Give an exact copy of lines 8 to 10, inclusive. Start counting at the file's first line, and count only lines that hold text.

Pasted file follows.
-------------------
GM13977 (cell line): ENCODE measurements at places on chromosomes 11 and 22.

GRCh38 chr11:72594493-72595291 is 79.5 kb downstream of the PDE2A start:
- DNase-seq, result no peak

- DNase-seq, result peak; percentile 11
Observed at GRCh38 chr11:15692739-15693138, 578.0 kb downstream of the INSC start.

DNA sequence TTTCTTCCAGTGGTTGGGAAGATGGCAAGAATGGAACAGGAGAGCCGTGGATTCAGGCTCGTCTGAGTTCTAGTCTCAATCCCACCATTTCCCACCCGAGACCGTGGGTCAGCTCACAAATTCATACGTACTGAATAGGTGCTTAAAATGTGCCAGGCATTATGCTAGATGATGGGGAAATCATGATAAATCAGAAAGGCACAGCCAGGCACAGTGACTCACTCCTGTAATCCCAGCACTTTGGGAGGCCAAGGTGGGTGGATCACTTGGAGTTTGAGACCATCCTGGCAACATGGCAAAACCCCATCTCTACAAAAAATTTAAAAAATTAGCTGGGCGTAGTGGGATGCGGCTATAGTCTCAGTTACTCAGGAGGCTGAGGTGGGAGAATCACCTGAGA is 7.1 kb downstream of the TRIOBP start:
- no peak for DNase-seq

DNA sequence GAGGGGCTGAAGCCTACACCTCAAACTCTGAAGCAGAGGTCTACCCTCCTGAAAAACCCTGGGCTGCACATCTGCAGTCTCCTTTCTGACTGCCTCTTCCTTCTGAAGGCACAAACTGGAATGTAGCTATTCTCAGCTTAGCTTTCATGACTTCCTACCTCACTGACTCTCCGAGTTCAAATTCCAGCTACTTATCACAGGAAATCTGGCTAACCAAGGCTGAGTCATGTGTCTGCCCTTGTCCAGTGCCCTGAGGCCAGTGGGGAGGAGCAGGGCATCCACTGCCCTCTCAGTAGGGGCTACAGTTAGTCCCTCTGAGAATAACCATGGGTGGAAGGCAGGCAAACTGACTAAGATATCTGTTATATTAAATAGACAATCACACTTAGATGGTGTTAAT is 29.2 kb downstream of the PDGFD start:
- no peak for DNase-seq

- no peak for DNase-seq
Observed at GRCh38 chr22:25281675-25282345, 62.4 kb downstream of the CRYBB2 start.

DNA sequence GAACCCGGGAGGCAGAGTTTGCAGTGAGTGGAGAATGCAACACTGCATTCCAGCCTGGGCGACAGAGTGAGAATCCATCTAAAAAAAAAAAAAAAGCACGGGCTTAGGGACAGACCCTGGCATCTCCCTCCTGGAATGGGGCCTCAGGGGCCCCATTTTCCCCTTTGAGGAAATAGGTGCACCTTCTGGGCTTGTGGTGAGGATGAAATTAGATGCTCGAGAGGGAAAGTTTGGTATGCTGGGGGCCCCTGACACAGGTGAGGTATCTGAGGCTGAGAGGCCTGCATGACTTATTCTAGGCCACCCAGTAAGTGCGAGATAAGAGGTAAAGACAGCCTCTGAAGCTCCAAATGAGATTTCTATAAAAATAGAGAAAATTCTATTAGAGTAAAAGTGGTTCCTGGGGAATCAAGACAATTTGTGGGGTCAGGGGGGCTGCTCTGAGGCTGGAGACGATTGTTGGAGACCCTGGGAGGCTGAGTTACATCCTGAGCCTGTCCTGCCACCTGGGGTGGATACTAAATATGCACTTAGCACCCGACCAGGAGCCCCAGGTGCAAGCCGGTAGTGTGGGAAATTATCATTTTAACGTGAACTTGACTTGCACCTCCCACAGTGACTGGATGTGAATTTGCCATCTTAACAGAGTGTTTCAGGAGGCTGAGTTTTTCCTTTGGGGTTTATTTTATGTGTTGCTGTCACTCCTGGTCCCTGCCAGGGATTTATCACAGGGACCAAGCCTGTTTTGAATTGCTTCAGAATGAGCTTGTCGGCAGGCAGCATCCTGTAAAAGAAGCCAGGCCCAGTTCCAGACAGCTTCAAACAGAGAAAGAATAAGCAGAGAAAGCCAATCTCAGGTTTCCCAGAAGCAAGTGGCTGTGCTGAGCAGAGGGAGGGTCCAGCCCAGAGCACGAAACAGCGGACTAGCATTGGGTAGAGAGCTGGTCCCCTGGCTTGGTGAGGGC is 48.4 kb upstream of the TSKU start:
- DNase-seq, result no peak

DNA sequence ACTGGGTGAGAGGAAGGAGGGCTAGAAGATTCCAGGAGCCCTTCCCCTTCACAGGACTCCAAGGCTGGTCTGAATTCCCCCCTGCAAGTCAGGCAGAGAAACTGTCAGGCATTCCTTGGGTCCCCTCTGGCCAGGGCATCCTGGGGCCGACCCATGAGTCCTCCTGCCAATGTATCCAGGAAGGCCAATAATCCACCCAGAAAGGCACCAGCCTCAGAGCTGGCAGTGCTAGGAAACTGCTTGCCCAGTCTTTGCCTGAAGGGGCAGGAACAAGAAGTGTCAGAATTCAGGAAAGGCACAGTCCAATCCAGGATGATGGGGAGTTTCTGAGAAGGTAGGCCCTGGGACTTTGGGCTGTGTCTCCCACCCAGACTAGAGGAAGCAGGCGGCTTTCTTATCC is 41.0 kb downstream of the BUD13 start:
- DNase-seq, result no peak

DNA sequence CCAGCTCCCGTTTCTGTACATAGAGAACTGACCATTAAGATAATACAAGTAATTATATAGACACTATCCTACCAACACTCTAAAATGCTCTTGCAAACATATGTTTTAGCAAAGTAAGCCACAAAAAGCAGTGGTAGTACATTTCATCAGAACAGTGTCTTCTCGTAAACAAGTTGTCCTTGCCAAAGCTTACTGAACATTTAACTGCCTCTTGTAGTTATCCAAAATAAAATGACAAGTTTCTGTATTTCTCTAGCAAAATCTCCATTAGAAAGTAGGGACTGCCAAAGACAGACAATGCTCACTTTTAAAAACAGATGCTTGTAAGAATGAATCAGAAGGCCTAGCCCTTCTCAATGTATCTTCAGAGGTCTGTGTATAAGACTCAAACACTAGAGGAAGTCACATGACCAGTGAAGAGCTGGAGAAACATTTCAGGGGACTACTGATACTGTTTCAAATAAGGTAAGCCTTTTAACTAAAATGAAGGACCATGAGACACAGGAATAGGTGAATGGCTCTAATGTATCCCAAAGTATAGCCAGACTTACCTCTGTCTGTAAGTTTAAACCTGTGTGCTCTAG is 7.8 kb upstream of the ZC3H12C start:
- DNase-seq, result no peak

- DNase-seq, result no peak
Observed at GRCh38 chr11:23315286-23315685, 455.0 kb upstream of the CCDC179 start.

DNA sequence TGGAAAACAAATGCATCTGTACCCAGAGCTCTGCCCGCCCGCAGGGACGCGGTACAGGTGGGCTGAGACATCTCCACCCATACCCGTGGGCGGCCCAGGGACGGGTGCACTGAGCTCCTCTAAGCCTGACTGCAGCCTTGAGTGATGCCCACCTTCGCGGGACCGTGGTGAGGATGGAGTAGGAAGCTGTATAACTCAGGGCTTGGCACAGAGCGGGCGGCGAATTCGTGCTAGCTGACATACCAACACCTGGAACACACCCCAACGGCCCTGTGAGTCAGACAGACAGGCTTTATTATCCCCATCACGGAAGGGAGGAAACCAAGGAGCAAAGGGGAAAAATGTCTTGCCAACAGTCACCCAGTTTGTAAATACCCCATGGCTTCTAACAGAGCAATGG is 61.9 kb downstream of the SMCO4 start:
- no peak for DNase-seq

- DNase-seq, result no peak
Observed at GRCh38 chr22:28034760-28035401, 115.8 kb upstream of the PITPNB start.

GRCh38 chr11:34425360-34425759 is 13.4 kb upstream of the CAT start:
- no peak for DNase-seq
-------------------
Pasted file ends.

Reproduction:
DNA sequence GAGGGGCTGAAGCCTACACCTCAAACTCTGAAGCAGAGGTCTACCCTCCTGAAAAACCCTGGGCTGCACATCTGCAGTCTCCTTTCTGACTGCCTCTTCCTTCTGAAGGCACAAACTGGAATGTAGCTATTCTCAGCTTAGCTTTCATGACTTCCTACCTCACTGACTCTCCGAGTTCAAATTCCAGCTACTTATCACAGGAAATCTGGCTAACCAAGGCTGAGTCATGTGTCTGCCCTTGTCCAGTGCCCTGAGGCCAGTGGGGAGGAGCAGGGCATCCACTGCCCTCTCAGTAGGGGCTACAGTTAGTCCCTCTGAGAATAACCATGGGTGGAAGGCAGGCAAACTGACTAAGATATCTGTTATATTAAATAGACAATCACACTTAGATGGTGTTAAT is 29.2 kb downstream of the PDGFD start:
- no peak for DNase-seq

- no peak for DNase-seq